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How close is Alaska to Russia?

Russia is the largest country in the world, and Alaska is the 49th state in the United States. Russia sold Alaska to the United States in 1867 for $7.2 million. Russia and the United States were allies because of their mutual hatred of the British. If you look at how close Alaska is to Russia now, you’d be surprised. Here’s an in-depth look at the distance between these two regions and the history of the Alaska-Russia agreement.

Russia sold Alaska for $7.2 million, which is about $118 million in today’s money when adjusted for inflation.

How close is Alaska to Russia?
The cheque for the Purchase of Alaska. Image credits: Shutterstock

Alaska was only worth an estimated $10 million according to the team sent by Russia to appraise the land for sale. Alaska was difficult to defend and Russia was experiencing financial difficulties during that time. These facts, along with a desire to keep it out of British hands, led them to sell the area to the United States.

After the Civil War in the United States, the country decided to go ahead with the purchase, even though the deal was initially considered a loss for the US government. However, the discovery of gold reserves greatly increased the importance of Alaska.

The Bering Strait is the closest geographical point between Russia and Alaska.

How close is Alaska to Russia?
Bering Strait

Alaska and Russia are divided by the Bering Strait, a narrow passage of water connecting the Pacific and Arctic Oceans, which is 55 miles apart at its narrowest point. In the middle of this strait are the small islands of Diomede, which reduce the distance between two regions. Big Diomede is located in the Russian lands, and Little Diomede is part of the United States. Both are sparsely populated and only two and a half miles apart.

How close is Alaska to Russia?
Diomede Islands. Image credits: earthobservatory.nasa.gov

The Bering Strait is the crossing between Eurasia and North America. The water ice between the far north of Russia and the Alaska region freezes almost all year round and is located in the Chukchi Sea. The water basin is only navigable between July and October. Apart from the most prominent Wrangel Islands, there are not many land masses between the borders.

Crossing from Russia to Alaska

The distance between Russia and Alaska is only 55 miles geographically. The answer to how close Alaska is to Russia changes with every other option.

1 Bering Strait Bridge

How close is Alaska to Russia?
Representational image

One way to get from Russia to Alaska is the Bering Strait crossing, which is 620 miles long. The regions were connected via the Bering Land Bridge many years ago. Focal points are Chukotka Island in Russia and the Seward Peninsula in Alaska. This results in a single 20-mile bridge from mainland Alaska to the Diomede Islands. Although the two governments are toying with the idea of ​​a new bridge, the technical difficulties are enormous.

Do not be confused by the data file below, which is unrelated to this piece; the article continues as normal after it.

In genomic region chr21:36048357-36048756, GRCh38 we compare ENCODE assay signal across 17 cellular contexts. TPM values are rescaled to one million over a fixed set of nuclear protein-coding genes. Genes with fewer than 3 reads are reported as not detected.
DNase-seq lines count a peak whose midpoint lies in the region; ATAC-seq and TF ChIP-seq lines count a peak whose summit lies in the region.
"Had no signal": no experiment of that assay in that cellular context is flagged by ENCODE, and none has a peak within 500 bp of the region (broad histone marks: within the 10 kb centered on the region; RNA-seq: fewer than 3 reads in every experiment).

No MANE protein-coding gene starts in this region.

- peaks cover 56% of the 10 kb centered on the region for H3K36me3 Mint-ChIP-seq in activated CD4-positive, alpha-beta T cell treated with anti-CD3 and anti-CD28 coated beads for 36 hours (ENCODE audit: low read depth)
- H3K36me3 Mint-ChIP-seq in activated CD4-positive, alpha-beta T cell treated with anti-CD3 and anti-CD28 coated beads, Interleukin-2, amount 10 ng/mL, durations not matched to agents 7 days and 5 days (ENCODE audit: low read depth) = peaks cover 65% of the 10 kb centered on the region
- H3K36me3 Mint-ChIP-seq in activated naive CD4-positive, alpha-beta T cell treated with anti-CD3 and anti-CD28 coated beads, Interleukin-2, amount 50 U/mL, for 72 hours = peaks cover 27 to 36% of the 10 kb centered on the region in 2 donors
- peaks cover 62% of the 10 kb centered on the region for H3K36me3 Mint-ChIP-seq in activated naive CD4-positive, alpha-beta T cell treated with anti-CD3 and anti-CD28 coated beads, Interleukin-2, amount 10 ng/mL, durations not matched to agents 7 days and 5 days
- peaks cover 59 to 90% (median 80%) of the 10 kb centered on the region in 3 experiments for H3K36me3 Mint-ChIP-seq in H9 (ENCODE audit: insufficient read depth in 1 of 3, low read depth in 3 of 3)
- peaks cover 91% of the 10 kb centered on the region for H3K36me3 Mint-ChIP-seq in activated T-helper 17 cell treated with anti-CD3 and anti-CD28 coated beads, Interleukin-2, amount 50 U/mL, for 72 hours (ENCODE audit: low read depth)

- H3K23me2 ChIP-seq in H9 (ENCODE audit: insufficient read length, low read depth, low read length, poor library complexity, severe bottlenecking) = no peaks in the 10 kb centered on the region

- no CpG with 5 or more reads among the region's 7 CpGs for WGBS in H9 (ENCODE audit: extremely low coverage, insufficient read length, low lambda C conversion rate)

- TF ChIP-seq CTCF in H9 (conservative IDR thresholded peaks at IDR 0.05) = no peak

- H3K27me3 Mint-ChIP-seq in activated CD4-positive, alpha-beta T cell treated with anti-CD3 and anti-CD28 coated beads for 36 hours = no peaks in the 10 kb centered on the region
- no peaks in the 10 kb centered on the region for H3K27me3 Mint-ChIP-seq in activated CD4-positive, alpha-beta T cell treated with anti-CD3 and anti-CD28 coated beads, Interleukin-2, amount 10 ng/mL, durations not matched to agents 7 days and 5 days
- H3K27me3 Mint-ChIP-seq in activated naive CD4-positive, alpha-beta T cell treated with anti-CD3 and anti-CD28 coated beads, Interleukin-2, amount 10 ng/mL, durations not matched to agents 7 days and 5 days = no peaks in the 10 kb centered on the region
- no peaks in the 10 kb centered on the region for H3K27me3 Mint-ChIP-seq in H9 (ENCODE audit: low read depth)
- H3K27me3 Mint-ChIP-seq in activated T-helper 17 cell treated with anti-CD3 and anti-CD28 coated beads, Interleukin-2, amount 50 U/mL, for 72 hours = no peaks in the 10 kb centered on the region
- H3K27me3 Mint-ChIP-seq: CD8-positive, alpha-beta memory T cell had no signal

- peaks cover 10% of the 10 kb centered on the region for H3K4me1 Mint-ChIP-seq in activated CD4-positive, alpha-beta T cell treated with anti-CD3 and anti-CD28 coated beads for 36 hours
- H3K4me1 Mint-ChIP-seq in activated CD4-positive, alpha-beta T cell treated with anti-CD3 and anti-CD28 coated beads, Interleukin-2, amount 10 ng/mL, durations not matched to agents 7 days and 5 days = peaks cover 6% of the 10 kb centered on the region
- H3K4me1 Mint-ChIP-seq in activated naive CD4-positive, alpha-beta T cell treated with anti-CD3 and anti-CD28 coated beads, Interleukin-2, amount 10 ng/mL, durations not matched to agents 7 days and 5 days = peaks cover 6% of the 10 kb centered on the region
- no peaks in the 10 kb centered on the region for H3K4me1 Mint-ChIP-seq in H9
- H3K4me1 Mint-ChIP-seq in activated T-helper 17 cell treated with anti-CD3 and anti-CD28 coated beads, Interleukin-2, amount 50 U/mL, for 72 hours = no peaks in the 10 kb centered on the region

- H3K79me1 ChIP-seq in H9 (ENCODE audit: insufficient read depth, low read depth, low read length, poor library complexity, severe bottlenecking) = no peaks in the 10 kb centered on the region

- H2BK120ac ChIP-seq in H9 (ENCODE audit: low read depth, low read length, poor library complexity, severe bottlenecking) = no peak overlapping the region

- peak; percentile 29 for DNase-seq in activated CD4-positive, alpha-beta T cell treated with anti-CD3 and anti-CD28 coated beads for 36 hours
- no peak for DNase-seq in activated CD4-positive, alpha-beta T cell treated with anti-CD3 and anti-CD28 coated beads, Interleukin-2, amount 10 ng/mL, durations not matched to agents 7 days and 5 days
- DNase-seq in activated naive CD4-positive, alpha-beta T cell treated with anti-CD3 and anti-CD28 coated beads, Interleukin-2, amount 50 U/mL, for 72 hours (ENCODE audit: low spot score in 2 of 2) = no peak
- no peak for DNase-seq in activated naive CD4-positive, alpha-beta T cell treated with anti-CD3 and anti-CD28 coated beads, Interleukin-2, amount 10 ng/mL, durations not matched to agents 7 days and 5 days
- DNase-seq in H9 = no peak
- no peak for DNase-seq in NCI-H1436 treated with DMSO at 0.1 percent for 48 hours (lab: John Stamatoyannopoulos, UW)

2 Air travel

How close is Alaska to Russia?
Yakutia Airlines. Image credits: onemileatatime.com

The trip takes 5.27 hours between Moscow and Alaska, or about 3,000 miles. Seasonal flights between Anchorage, Alaska, and the Petropavlovsk-Kamchatka Peninsula are arranged every year by the Russian airline Yakutia Airlines. Sixty percent of visitors using this air service visit snow-capped mountains, animals, and a very challenging destination. There are great fishing and hunting opportunities on the Kamchatka Peninsula.

3 Travel on foot

How close is Alaska to Russia?
Traveling by Foot.

The Diomede Islands are only two and a half miles (4 kilometers) apart. In the height of winter, the ice in the sea becomes so thick that if you have the appropriate permits you are allowed to walk between the islands. This means that it is possible to walk from the US to Russia in just 20 minutes. The natives used to use this road before but now that the area is mapped you need additional government and military permission for this.

Can anyone get to Russia by swimming or driving?

How close is Alaska to Russia?
Lynne Cox swims across the Bering Strait from Little Diomede Island (Alaska) to Big Diomede Island (Soviet Union) in August 1987. Image credits: dailytelegraph.com.au

Lynn Cox famously became the first person to swim between the United States and the Soviet Union during the summer of 1987. This was done with the help of Inuit members and crew and after years of spending all her savings to obtain permits from both. aspects. Swimming turned Cox into a Cold War celebrity.

In 2013, speed diplomacy, a politically sensitive act of swimming or action to bring about unprecedented changes between governments, was conducted over the Bering Strait. The six-day relay across the islands of Little Diomede and Big Diomede is an annual event intended to honor efforts and represent open water swimming adventures.

Smith

Tricare west is a global news publication that tells the stories you want to know.

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